Standard and Poors finally pulled the trigger on the (not nearly) Great (enough) Eurozone Downgrade. Nine eurozone countries saw their ratings hit, including the biggest casualty, France, which lost its AAA rating. Italy and Spain were downgraded two notches. Moreover, as ZeroHedge noted, S&P had the gall to expose the nudity of the Brusselian Empire (emphasis added):
We also believe that the agreement is predicated on only a partial recognition of the source of the crisis: that the current financial turmoil stems primarily from fiscal profligacy at the periphery of the eurozone. In our view, however, the financial problems facing the eurozone are as much a consequence of rising external imbalances and divergences in competitiveness between the EMU’s core and the so-called “periphery”. As such, we believe that a reform process based on a pillar of fiscal austerity alone risks becoming self-defeating, as domestic demand falls in line with consumers’ rising concerns about job security and disposable incomes, eroding national tax revenues.
Accordingly, in line with our published sovereign criteria, we have adjusted downward our political scores (one of the five key factors in our criteria) for those eurozone sovereigns we had previously scored in our two highest categories. This reflects our view that the effectiveness, stability, and predictability of European policymaking and political institutions have not been as strong as we believe are called for by the severity of a broadening and deepening financial crisis in the eurozone.
In other words, the EUreaucracy doesn’t have a clue.
S&P also made note of the fact that a long term solution isn’t exactly popular with anybody:
Governments are also aiming to put greater focus on growth-enhancing structural measures. While these may contribute positively to a lasting solution of the current crisis, we believe they could also run counter to powerful national interest groups, whose resistance could potentially jeopardize the reform momentum and impede the recovery of market confidence.
Really? Who would have guessed?
S&P also takes aim at the European Central Bank’s notion of hosing member banks with funds in the hopes they buy peripheral debt (good luck with that); the growing realization among private sector bondholders that “haircuts” will look more like scalpings (and that several may be coming); and that all around, no one has any confidence that this will end well, period.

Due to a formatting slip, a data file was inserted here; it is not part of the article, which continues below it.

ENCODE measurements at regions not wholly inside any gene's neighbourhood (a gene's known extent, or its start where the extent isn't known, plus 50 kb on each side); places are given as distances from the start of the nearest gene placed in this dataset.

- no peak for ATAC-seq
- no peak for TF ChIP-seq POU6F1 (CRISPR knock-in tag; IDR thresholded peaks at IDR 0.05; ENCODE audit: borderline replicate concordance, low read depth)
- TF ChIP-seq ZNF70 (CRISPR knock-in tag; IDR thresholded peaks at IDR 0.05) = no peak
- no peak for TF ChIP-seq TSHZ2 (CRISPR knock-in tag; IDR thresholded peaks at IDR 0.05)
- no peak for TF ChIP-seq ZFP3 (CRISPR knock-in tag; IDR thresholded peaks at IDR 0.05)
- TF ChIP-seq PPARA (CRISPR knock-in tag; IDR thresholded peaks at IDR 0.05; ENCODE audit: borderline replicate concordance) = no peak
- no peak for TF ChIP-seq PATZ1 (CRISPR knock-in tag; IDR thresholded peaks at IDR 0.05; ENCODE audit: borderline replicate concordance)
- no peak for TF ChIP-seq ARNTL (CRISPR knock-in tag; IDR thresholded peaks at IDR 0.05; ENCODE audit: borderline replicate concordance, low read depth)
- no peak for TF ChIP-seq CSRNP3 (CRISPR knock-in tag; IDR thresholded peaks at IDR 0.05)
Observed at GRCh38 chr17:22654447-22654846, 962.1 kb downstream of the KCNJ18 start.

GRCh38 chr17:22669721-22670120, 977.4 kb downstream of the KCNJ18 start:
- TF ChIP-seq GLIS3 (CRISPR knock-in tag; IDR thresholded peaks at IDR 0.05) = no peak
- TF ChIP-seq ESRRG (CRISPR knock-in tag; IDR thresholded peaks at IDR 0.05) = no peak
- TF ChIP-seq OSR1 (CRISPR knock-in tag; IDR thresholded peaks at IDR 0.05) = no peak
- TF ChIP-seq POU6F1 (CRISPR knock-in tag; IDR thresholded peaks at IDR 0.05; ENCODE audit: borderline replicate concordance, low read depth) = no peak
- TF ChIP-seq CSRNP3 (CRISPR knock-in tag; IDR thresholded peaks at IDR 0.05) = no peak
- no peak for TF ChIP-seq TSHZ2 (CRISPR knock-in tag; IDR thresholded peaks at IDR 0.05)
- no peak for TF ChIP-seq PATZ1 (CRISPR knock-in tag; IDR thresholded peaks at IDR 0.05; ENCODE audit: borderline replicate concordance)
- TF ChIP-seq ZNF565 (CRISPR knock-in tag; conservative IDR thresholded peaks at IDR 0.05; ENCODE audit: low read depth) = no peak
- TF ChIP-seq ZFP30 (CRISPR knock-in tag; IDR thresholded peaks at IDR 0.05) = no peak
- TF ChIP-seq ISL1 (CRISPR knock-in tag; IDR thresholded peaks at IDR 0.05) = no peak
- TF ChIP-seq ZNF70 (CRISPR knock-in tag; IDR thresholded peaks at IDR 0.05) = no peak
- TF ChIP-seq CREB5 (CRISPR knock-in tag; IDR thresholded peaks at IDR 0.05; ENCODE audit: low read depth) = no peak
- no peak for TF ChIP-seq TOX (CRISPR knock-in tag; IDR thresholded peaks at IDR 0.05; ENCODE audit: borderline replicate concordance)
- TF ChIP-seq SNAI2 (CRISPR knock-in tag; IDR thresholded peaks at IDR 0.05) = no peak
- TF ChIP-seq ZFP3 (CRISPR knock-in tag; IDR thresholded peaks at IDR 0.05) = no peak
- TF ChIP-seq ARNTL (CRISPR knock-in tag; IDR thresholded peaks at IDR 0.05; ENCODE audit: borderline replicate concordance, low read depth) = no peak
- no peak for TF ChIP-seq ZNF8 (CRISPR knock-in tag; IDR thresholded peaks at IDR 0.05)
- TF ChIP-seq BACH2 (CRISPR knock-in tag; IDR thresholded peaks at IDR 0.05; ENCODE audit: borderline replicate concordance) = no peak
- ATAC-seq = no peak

At present, four “core” nations still have AAA ratings, including the great Planet Londinium of them all, Germany (yes, I have come to the conclusion that Firefly unwittingly predicted the future of the EU), but the downgrade of
Sihnon France puts the entire continental-based bailout scheme into question. But don’t take my word for it (same link, emphasis added by ZeroHedge):
Following our placement of the ratings on the eurozone sovereigns on CreditWatch in December, we also placed a number of supranational entities on CreditWatch with negative implications. These included, among others, the European Financial Stability Fund (EFSF), the European Investment Bank (EIB), and the European Union’s own funding program. We are currently assessing the credit implications of today’s eurozone sovereign downgrades on those institutions and will publish our updated credit view in the coming days.
Of course, the EUreaucracy’s response is to take aim at the messenger one more time, and throw in a bunch of straw men for good measure (Daniel Hannan):
In Die Welt, the EPP’s Elmar Brok claims that the US has launched an economic war against Europe. For those who can’t read German, here is a rough summary of his argument. The US ratings agencies, he says, had no conceivable reason to downgrade nine eurozone states last week. What this is really about is a political project aimed at advancing ‘Anglo-Saxon interests’ in Europe. Americans have been becoming increasingly anti-European, as Mitt Romney’s campaign shows. (I have no idea either, but that’s what he says.) Then again, it’s not really their fault, since they’ve been fed lies by Anglo-Saxon media moguls for decades.
It’s tempting to dismiss Elmar as a buffoon, but he is a senior MEP who, among other things, chairs the EU-US interparliamentary group. More to the point, his views are widely shared. The President of the European Commission, José Manuel Barroso, regularly lashes out at the American agencies, and plans to create an EU one instead (as if anyone would believe a word it wrote). Earlier today, the European Commission threatened the agencies with greater regulation including censorship, prompting my colleague Ashley Fox to remark, ‘You don’t get better weather by turning down the forecast’.
That’s right. It’s the ratings agencies and the Americans. Best to muzzle them before the truth gets out.
All of this, mind you, is a desperate attempt to escape the reality that a multinational currency is simply unstable (especially when no one is expected to follow the rules during the boom years).
Cross-posted to Virginia Virtucon